Efficacy of a Community- Versus Primary Care–Centered Program for Childhood Obesity: TX CORD RCT

Nancy F. Butte, Deanna M. Hoelscher, Sarah E. Barlow, Stephen Pont, Casey Durand, Elizabeth A. Vandewater, Yan Liu, Anne L. Adolph, Adriana Pérez, Theresa A. Wilson, Alejandra Gonzalez, Maurice R. Puyau, Shreela V. Sharma, Courtney Byrd-Williams, Abiodun Oluyomi, Terry Huang, Eric A. Finkelstein, Paul M. Sacher, Steven H. Kelder

Research output: Contribution to journalArticlepeer-review

26 Scopus citations


Objective: This randomized controlled trial was conducted to determine comparative efficacy of a 12-month community-centered weight management program (MEND2-5 for ages 2-5 or MEND/CATCH6-12 for ages 6-12) against a primary care-centered program (Next Steps) in low-income children. Methods: Five hundred forty-nine Hispanic and black children (BMI ≥ 85th percentile), stratified by age groups (2-5, 6-8, and 9-12 years), were randomly assigned to MEND2-5 (27 contact hours)/MEND/CATCH6-12 (121.5 contact hours) or Next Steps (8 contact hours). Primary (BMI value at the 95th percentile [%BMIp95]) and secondary outcomes were measured at baseline, 3 months (Intensive Phase), and 12 months (Transition Phase). Results: For age group 6-8, MEND/CATCH6-12 resulted in greater improvement in %BMIp95 than Next Steps during the Intensive Phase. Effect size (95% CI) was −1.94 (−3.88, −0.01) percentage points (P = 0.05). For age group 9-12, effect size was −1.38 (−2.87, 0.16) percentage points for %BMIp95 (P = 0.07). MEND2-5 did not differentially affect %BMIp95. Attendance averaged 52% and 22% during the Intensive and Transition Phases. Intervention compliance was inversely correlated to change in %BMIp95 during the Intensive Phase (P < 0.05). In the Transition Phase, %BMIp95 was maintained or rebounded in both programs (P < 0.05). Conclusions: MEND/CATCH6-12 was more efficacious for BMI reduction at 3 months but not 12 months compared to Next Steps in underserved children. Intervention compliance influenced outcomes, emphasizing the need for research in sustaining family engagement in low-income populations.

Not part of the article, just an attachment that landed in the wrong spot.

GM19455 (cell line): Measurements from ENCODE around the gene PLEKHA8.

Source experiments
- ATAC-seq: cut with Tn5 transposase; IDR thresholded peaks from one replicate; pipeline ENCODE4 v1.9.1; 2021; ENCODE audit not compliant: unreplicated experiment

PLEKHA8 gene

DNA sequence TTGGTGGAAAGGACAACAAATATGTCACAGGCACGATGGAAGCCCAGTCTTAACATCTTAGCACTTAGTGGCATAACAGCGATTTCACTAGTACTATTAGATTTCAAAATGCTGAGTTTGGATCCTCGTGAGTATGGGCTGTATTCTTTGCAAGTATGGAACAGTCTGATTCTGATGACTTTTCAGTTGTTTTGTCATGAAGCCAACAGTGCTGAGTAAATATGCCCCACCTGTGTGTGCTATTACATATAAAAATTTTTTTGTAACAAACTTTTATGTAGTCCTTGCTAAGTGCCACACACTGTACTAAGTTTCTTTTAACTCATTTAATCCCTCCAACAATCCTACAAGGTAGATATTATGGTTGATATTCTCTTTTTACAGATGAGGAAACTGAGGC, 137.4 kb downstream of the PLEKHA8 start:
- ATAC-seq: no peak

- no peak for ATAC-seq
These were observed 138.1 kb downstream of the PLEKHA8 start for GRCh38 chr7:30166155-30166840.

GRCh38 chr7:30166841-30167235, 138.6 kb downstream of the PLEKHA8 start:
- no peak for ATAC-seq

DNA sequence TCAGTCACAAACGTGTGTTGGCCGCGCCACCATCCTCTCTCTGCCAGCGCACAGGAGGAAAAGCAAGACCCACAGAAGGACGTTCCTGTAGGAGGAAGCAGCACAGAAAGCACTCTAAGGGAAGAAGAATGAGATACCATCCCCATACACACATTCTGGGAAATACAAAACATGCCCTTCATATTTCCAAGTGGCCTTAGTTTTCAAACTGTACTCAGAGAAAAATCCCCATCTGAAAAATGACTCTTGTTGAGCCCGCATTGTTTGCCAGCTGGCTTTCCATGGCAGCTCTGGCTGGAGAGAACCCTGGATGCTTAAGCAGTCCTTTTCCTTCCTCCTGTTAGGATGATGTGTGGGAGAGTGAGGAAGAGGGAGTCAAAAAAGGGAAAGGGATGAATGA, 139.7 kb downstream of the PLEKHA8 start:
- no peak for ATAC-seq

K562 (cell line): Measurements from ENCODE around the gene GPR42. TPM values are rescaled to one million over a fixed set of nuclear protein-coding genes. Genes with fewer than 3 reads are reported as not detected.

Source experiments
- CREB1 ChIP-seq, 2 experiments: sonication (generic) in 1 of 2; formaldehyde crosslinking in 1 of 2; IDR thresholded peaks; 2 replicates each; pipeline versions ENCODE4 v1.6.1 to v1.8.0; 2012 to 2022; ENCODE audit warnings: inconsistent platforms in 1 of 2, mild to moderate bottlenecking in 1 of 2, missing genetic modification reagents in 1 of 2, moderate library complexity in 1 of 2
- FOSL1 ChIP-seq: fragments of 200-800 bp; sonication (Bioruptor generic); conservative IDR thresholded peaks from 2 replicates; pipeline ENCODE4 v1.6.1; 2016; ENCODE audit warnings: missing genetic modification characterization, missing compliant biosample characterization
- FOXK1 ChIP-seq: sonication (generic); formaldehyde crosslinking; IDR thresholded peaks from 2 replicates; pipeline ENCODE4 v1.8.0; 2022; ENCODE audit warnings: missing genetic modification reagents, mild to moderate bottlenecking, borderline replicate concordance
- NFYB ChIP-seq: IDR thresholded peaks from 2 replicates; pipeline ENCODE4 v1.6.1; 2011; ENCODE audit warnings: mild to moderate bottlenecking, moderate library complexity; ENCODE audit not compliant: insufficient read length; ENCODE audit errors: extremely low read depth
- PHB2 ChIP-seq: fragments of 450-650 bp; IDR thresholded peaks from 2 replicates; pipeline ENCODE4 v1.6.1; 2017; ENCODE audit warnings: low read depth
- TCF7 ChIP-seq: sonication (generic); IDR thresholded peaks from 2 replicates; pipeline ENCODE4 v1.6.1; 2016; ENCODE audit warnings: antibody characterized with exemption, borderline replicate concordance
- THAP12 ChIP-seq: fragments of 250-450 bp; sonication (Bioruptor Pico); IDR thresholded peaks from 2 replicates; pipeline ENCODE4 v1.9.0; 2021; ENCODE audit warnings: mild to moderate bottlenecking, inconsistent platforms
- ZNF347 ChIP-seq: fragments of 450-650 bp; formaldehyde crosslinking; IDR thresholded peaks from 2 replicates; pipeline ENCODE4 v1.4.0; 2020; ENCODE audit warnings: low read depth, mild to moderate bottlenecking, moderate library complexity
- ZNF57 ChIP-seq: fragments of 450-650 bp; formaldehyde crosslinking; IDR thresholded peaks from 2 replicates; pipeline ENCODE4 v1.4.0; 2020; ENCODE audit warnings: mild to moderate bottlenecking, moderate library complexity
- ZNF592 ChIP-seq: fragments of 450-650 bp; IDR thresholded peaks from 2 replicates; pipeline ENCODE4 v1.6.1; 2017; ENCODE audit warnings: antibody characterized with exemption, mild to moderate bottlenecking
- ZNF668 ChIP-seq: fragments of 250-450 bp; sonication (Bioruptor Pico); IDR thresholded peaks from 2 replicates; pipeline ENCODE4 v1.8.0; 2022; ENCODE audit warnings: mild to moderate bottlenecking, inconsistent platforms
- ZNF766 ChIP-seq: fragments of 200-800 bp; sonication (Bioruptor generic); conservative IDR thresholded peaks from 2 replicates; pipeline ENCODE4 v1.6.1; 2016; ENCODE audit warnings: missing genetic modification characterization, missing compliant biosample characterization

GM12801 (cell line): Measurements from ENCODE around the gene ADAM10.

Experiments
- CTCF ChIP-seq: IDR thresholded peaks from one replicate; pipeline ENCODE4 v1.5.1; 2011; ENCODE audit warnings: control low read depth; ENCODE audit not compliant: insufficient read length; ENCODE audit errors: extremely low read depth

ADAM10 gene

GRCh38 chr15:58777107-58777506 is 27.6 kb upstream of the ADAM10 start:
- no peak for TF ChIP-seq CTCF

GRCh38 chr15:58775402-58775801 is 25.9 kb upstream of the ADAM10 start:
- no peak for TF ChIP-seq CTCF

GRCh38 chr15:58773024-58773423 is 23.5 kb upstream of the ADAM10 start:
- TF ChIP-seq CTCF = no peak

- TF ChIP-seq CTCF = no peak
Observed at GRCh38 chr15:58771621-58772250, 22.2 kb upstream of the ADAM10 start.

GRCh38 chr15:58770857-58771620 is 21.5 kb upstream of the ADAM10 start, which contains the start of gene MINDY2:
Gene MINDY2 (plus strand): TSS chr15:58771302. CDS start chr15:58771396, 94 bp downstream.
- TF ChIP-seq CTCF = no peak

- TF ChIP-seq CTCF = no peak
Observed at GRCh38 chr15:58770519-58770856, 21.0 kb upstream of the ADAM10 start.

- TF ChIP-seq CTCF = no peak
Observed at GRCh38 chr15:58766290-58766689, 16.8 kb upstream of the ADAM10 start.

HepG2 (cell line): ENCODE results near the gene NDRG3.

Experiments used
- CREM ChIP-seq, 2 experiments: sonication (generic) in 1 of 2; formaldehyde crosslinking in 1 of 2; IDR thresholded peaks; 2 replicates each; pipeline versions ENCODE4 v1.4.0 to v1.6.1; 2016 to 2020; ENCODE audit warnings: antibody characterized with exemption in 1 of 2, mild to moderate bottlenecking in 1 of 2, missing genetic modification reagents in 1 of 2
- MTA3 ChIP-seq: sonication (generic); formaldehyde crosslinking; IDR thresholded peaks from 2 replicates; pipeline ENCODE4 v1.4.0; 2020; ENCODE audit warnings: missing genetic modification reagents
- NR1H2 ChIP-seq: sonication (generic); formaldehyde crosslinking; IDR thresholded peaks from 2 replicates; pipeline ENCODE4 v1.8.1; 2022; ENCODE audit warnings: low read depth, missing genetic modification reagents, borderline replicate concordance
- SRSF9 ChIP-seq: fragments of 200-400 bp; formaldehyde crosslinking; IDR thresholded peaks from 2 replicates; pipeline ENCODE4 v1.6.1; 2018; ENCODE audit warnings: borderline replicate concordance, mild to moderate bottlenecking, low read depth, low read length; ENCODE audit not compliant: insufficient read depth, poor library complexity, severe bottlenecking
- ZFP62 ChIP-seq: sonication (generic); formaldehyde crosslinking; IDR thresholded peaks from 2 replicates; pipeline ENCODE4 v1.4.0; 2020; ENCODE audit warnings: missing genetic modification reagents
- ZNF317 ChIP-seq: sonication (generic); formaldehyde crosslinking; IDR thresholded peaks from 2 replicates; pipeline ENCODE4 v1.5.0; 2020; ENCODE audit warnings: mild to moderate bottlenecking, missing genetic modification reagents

Original languageEnglish (US)
Pages (from-to)1584-1593
Number of pages10
Issue number9
StatePublished - Sep 2017

ASJC Scopus subject areas

  • Medicine (miscellaneous)
  • Endocrinology, Diabetes and Metabolism
  • Endocrinology
  • Nutrition and Dietetics


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